Organic-inorganic hybrids or metal-organic frameworks (MOFs) are very popular in the materials chemistry world. These hybrids display mixed organic-inorganic behaviours, resulting from synergy of purely organic or purely inorganic features. They are made up of metal ions interconnected by organic linker molecules giving rise to two- or three-dimensional structures.
templating nature of Polyoxometalates
Polyoxometalates (POMs) are hydrated transition metal clusters with discrete metal-oxygen bonds around a central ion ([HxXM12O40-3], with X=Si4+ or P5+, M=Mo6+ or W6+). They have well defined topologies with intriguing physical and chemical properties and an astounding range of redox transformations with wide range of application in homogeneous catalysis. Immobilization of POMs in the pores of MOFs leads to new materials which easily can be structured for application in catalysis, luminescence and ionic conductivity etc, but especially solves the problem of leaching of the highly active POM from the material. Currently, our research group is interested in exploring new possibilites to build MOFs based on similar principles.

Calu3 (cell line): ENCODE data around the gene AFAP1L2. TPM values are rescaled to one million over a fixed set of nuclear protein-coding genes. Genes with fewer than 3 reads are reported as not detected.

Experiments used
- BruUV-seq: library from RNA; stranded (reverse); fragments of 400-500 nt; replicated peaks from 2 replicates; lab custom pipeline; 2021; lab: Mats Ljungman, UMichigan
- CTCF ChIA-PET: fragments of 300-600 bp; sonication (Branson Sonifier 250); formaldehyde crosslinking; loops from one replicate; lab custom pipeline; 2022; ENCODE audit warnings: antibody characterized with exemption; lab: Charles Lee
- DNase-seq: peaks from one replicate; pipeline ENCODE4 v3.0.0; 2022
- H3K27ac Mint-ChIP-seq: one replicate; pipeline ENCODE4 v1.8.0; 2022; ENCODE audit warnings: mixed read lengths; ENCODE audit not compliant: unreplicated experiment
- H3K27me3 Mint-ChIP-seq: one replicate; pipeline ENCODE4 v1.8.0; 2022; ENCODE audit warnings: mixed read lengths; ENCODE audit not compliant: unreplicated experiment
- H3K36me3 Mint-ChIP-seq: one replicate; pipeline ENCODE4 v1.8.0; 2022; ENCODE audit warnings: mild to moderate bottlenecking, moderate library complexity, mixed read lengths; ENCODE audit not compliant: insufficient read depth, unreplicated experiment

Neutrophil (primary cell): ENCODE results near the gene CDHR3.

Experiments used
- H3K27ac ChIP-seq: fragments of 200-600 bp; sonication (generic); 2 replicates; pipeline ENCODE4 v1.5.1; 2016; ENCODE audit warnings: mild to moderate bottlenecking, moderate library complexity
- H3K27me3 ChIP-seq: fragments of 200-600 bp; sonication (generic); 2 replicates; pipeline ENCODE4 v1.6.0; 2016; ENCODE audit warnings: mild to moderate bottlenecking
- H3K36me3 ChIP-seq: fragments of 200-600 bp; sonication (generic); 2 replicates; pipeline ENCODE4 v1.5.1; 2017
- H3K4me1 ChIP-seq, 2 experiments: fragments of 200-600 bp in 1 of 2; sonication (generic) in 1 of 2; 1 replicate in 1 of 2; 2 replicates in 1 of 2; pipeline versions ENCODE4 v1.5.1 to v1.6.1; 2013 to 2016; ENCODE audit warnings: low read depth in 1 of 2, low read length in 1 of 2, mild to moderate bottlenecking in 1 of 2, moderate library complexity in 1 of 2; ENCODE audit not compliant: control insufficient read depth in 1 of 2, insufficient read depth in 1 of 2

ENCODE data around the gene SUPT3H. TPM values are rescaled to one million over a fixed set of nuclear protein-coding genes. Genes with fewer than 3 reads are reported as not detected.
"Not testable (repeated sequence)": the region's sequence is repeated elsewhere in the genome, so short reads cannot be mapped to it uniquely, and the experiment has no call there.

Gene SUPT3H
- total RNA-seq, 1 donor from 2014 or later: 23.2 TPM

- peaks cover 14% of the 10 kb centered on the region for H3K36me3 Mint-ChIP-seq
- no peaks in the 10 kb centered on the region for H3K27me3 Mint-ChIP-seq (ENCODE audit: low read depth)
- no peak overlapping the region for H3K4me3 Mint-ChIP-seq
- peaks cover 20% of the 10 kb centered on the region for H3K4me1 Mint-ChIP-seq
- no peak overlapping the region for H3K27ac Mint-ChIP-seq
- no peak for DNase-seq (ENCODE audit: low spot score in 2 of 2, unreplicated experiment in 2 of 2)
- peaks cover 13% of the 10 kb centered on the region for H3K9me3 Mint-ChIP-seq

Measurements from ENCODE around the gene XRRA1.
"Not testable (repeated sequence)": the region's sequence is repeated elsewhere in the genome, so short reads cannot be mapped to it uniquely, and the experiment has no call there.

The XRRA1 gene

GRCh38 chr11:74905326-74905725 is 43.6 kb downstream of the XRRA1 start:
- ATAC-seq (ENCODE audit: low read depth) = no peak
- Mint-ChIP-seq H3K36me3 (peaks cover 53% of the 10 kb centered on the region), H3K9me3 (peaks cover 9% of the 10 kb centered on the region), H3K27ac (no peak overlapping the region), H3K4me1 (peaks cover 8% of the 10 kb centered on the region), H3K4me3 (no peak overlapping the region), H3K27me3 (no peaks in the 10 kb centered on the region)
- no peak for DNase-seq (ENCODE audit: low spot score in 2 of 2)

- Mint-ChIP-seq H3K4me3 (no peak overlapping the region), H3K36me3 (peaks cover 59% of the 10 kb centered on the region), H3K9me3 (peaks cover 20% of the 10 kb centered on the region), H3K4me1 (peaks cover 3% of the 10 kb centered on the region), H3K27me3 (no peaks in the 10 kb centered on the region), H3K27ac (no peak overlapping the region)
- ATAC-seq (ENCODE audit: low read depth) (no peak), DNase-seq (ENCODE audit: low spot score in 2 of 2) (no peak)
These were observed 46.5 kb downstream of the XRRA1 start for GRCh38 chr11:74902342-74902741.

Stimulus response materials for controlled release
Maintaining tight control over the amount of drug released as-and-when needed by the human body is a long-standing challenge for drug delivery research. Generally, traditional drugs when administered, travel in the blood stream in high concentrations to reach the target site at likely more than necessary concentration levels. This could cause unwanted side effects from the drug, causing non-specific damage to healthy tissues, including the heart, nervous system and the kidneys. We aim to utilize our expertise in porous materials to synthesize smart, biodegradable stimuli-responsive carrier materials for modulated drug release.